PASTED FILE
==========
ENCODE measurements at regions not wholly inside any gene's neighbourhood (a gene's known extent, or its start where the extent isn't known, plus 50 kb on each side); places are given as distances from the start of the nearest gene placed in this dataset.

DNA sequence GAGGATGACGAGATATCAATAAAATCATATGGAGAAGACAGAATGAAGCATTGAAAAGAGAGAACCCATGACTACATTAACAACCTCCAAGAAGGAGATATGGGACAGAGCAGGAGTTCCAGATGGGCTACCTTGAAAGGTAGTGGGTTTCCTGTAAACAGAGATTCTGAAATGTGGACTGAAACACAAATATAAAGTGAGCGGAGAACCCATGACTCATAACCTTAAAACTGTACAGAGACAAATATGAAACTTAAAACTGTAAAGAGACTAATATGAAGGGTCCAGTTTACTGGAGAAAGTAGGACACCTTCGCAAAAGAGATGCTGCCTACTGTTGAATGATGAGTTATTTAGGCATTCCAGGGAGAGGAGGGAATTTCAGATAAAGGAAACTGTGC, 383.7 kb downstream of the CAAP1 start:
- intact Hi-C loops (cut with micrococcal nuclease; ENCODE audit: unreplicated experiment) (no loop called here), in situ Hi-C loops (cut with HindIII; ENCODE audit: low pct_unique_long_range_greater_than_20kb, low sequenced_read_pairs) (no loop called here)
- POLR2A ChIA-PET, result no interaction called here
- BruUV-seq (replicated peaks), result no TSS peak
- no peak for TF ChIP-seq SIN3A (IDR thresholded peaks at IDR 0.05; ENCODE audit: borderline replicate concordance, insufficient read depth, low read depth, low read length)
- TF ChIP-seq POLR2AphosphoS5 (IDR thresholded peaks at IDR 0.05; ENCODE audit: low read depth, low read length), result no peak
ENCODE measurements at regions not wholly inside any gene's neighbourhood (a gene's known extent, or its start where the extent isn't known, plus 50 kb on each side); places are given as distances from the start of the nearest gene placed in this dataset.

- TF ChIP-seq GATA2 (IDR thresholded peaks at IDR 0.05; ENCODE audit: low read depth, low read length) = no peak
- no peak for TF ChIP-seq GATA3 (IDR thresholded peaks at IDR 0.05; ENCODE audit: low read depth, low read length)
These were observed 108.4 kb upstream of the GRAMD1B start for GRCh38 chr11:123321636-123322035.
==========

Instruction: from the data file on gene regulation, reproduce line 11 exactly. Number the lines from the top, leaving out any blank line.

These were observed 108.4 kb upstream of the GRAMD1B start for GRCh38 chr11:123321636-123322035.